starttls: true
    starttls_required: true
    tls_compression: false
    protocol_options: 'TLS_OPTIONS'
    dhfile: 'DH_FILE'
    ciphers: 'TLS_CIPHERS'

Zlib stream compression is disabled because it poses a security threat when used alongside STARTTLS.
The ciphers paramater in ejabberd’s config file accept every cipher supported by OpenSSL, this can be checked with openssl ciphers command.
To be sure that the selected cipher is actually being used run: openssl s_client -connect host:port -starttls xmpp
Some old insecure ciphers are also disabled.

.:. s2s aka server-to-server

XMPP protocol, just like email, is based on the concept of federation, everyone can run his own server and still be able to communicate with people using other servers. This section defines how server to server connections are handled, what kind of encryption is used and more.

s2s_use_starttls: required

    port: 5269
    ip: ""
    module: ejabberd_s2s_in
    max_stanza_size: 131072
    shaper: s2s_shaper
    tls_compression: false

I like to enforce STARTTLS for server-to-server connections too; certfile, dhparam and protocol options we already specified outside the s2s listener section by using s2s_dhfile, s2s_ciphers and s2s_protocol_options.

.:. HTTP File Upload

Use HTTP File Upload (XEP-0363), more info in the following link: HTTP file upload.
A SOCKS5 proxy can also be used to allow file sharing betwen clients, for more information refer to: SOCKS5 proxy.

.:. Audio and Video calls

Refer to the following post for more informations: link

.:. Legacy service and startup script

This is not needed on CentOS 7 since it uses Systemd (sigh).
To run ejabberd automatically at boot and manage it with service ejabberd _option_ copy the following script in /etc/init.d/.

# ejabberd Startup script for the ejabberd XMPP Server
# chkconfig: - 99 10
# description: ejabberd XMPP server

# Source function library.
. /etc/init.d/functions

set -o errexit
set -o nounset

export HOME=/root


start() {
        echo ".:. Starting ejabberd..."
        ejabberdctl start
	sleep 5
        return $RETVAL      

stop() {
        echo ".:. Shutting down ejabberd... "
        ejabberdctl stop
	sleep 5
        return $RETVAL

status() {
        echo ".:. Checking ejabberd status:"
        ejabberdctl status
        return $RETVAL

restart() {
        echo ".:. Restarting ejabberd..."
        ejabberdctl restart
	sleep 5
        return $RETVAL

case "$1" in
        echo "Usage: ejabberd {start|stop|status|restart}"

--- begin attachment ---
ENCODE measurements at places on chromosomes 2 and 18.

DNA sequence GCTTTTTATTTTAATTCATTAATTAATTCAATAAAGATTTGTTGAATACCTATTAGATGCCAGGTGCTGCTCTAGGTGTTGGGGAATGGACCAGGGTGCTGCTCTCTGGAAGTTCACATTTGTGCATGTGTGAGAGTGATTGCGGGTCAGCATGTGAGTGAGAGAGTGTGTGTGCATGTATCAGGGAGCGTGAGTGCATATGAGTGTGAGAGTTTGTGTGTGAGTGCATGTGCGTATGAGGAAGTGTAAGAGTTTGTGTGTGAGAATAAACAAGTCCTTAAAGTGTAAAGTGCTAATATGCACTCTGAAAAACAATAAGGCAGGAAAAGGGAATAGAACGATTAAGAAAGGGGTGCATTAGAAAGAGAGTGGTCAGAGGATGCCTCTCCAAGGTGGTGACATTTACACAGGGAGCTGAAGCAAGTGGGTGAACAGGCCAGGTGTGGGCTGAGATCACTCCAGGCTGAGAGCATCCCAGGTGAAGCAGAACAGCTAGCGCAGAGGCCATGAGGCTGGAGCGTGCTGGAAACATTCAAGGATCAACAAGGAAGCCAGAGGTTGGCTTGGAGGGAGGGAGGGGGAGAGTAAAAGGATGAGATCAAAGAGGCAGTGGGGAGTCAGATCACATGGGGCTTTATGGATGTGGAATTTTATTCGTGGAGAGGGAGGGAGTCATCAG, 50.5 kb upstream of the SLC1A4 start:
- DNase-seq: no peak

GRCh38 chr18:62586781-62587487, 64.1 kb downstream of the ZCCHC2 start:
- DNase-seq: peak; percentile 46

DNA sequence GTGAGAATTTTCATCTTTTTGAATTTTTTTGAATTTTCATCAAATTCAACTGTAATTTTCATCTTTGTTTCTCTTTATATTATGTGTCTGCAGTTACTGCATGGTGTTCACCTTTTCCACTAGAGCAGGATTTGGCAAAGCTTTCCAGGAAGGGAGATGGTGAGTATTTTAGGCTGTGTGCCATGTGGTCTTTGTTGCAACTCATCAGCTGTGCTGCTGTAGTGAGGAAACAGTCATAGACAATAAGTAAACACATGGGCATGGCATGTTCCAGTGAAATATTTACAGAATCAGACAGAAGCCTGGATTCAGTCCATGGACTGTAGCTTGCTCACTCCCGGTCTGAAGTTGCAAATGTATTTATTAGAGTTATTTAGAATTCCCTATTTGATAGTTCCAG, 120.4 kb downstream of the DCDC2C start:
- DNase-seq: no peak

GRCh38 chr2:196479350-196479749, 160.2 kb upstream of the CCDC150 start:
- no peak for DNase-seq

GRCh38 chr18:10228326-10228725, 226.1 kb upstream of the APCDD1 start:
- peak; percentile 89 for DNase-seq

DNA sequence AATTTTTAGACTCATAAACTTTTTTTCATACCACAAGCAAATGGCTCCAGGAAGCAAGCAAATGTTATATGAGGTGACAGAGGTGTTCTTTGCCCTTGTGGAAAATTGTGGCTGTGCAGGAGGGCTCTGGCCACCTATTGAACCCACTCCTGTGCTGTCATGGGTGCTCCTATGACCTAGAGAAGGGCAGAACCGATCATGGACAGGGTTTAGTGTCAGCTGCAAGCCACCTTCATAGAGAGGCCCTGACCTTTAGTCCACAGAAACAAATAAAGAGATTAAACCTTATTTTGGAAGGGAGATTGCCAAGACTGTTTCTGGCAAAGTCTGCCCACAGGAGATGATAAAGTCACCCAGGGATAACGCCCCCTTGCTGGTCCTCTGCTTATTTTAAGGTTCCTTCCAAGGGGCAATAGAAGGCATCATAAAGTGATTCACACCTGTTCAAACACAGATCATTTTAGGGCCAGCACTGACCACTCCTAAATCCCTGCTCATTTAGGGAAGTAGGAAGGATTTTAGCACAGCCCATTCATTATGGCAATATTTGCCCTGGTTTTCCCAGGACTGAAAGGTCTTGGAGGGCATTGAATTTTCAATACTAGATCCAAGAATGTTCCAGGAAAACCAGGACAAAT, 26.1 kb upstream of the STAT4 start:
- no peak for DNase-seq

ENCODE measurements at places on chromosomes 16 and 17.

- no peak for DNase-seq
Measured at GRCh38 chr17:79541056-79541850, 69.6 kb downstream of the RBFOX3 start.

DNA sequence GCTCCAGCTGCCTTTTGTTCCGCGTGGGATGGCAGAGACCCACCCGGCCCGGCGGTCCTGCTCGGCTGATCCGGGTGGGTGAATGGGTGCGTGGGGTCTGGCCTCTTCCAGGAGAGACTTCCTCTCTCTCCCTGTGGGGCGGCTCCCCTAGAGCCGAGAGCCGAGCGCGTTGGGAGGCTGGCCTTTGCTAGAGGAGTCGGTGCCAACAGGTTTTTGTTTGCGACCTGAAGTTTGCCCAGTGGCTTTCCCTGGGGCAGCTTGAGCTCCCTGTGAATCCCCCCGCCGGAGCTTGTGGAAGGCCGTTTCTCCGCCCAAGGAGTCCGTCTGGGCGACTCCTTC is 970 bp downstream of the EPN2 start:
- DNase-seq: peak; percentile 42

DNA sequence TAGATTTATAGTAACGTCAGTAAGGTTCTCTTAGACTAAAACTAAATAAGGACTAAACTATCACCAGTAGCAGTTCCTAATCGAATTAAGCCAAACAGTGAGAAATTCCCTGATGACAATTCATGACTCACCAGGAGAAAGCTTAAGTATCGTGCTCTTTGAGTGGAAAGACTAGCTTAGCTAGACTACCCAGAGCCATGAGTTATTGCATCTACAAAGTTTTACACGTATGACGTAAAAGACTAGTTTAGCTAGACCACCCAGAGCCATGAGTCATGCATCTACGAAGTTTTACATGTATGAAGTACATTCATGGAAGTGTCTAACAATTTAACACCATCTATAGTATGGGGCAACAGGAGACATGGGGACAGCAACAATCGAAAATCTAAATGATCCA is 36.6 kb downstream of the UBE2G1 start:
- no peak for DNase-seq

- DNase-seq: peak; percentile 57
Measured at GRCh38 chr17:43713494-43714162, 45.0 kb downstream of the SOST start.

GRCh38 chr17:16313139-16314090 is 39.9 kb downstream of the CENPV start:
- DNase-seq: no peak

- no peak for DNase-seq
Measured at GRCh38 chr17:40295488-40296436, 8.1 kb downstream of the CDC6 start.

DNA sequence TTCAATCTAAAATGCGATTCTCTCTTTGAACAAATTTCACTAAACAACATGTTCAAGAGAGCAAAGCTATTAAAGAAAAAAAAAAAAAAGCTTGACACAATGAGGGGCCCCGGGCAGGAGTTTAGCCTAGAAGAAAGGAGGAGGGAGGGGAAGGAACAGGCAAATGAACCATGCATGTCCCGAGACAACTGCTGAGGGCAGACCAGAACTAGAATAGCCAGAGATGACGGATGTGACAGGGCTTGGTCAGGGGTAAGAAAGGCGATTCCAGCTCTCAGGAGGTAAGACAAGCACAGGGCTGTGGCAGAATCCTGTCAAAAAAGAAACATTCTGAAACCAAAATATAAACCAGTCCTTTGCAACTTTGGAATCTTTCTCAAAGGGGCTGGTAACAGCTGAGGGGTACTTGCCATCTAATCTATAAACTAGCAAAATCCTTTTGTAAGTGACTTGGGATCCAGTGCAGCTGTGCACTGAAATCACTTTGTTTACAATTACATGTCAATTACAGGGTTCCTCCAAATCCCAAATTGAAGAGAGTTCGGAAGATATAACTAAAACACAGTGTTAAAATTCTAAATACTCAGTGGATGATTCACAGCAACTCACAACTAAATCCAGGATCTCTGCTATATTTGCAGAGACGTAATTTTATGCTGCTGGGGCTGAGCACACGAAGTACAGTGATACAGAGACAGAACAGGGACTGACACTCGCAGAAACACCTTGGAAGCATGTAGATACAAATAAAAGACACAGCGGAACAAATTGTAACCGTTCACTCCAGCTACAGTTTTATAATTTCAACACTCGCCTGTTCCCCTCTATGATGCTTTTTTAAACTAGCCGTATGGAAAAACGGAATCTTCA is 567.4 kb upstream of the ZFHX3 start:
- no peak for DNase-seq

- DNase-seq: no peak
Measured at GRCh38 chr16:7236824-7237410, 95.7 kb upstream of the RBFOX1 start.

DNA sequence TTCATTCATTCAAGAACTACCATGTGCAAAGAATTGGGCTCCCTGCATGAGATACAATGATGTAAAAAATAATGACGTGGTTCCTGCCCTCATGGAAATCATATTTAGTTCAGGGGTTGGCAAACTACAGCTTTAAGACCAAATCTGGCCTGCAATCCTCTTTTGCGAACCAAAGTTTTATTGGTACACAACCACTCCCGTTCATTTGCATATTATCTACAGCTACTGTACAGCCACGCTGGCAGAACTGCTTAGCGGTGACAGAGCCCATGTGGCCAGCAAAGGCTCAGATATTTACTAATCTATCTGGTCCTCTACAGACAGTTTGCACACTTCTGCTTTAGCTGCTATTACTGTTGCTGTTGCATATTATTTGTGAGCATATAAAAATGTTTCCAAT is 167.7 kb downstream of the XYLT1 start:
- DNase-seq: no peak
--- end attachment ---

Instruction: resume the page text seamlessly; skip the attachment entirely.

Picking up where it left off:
exit 1
exit $RETVAL


[root@CentOS ~]$ chkconfig --add ejabberd
### run ejabberd at system startup
[root@CentOS ~]$ chkconfig ejabberd on|off
### manage ejabberd service
[root@CentOS ~]$ service ejabberd {start|stop|status|restart}

.:. Systemd unit script

Ejabberd source code also include a systemd unit script, it is named ejabberd.service and can be found in the root of the tar archive.
To install it simply copy it in the right directory:

cp ejabberd.service /etc/systemd/system/multi-user.target.wants/


### run ejabberd at system startup
[root@CentOS ~]$ systemctl enable|disable ejabberd
### manage ejabberd service
[root@CentOS ~]$ ejabberdctl {start|stop|status|restart}

.:. Logrotate logs

In case it is not installed by default install logrotate.

[root@CentOS ~]$ yum install logrotate

Define how the rotation will happen:

[root@CentOS ~]$ vi /etc/logrotate.d/ejabberd
/usr/local/var/log/ejabberd/ejabberd.log {
     rotate 10
     postrotate /usr/local/sbin/ejabberdctl --node ejabberd reopen-log > /dev/null

.:. Troubleshooting

If for some reason ejabberd fail to start check out this page: Erlang cookie Erlang cookie file (placed in /root/ in my case) must be chmodded to 600 and owned by ejabberd user and group.
Another useful resource is the official installation and configuration guide: Ejabberd documentation.

.:. Automating ejabberd upgrading procedure with Ansible

Refer to: Ansible Ejabberd upgrade procudure.

.:. Clients

The one I suggest to use is Conversations on Android, ChatSecure on iOS and Gajim on non botnet devices.
Everyone of these three clients are free open source libre software and works really well with ejabberd.